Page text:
AUSTIN – Even with the recent rain in Central Texas, it hasn't fallen in the right places to help alleviate drought conditions.
The Austin Water Utility is hoping for the best but planning for the worst, and one business says homeowners are preparing, too.
As little as one year ago, convincing a homeowner to convert to a xeriscaped yard, a process that uses native plants that naturally need less water, would have taken a strong sales pitch, according to Native Edge President Rodney Stoutenger.
"We used to have to give the 'native speech' on why it's beneficial, we no longer have to do that it's typically brought to us," he said.
There's been a fundamental shift, he says, in his customers' attitudes, no longer prioritizing growing green as much as going green.
"People are relieving themselves of the duty of having a green, pristine, estate lawn to switching to a drought tolerant landscape," said Stoutenger.
A smart move as lake levels continue to drop.
As of Jan. 15, Lake Travis and Lake Buchanan are about 34 percent full, low enough to keep Austin in stage two restrictions.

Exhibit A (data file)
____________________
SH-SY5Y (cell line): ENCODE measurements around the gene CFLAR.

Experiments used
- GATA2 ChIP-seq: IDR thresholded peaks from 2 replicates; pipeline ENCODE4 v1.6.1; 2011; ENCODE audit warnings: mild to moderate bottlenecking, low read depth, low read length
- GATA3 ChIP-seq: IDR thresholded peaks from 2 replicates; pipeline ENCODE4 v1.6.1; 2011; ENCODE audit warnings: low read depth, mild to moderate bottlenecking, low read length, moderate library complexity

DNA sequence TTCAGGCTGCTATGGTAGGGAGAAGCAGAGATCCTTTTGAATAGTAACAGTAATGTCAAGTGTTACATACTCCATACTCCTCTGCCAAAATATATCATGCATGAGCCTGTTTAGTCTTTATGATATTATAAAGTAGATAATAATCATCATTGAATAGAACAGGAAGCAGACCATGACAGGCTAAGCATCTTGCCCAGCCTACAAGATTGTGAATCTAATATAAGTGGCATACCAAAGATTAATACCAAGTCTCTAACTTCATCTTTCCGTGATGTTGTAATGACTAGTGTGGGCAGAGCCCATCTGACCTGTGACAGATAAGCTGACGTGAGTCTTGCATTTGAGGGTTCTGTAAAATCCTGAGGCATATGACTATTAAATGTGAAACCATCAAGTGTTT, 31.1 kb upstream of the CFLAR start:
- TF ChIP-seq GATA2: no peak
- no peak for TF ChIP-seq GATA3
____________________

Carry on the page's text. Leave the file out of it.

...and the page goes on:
In stage two, watering is allowed once a week. In stage three, watering will still be allowed once a week but for fewer hours. In stage four, no outdoor watering is permitted, according to Derma Gross, Austin Water Conservation Division Manager.
A tough transition, she acknowledges. Austin Water put it to the public Thursday night: help us find a compromise.
Austin Water is essentially proposing instituting the emergency equivalent of 'stage 3.5', something more severe than stage three but less severe than stage four.
Gross says depending on feedback, that could include additional regulations on business like carwashes and landscapers.
They also want the public's help to establish a lake level trigger for stage four restrictions. Currently, none exists.
Thursday was the first of two meetings on this issue tonight. The second meeting will be held Feb. 19. Austin Water is aiming to have a fully formed plan for what additional stage three restrictions could look like by March 1.
Stoutenger agrees, creating tiers within stage three would be helpful.
"I think jumping from stage three to stage four without any tiers or without any step in between will be very drastic. And I think there's going to be backlash," said Stoutenger
In the meantime, there are other ways to cut back. He estimates a xeriscaped yard uses about 50 percent less water than a traditional lawn.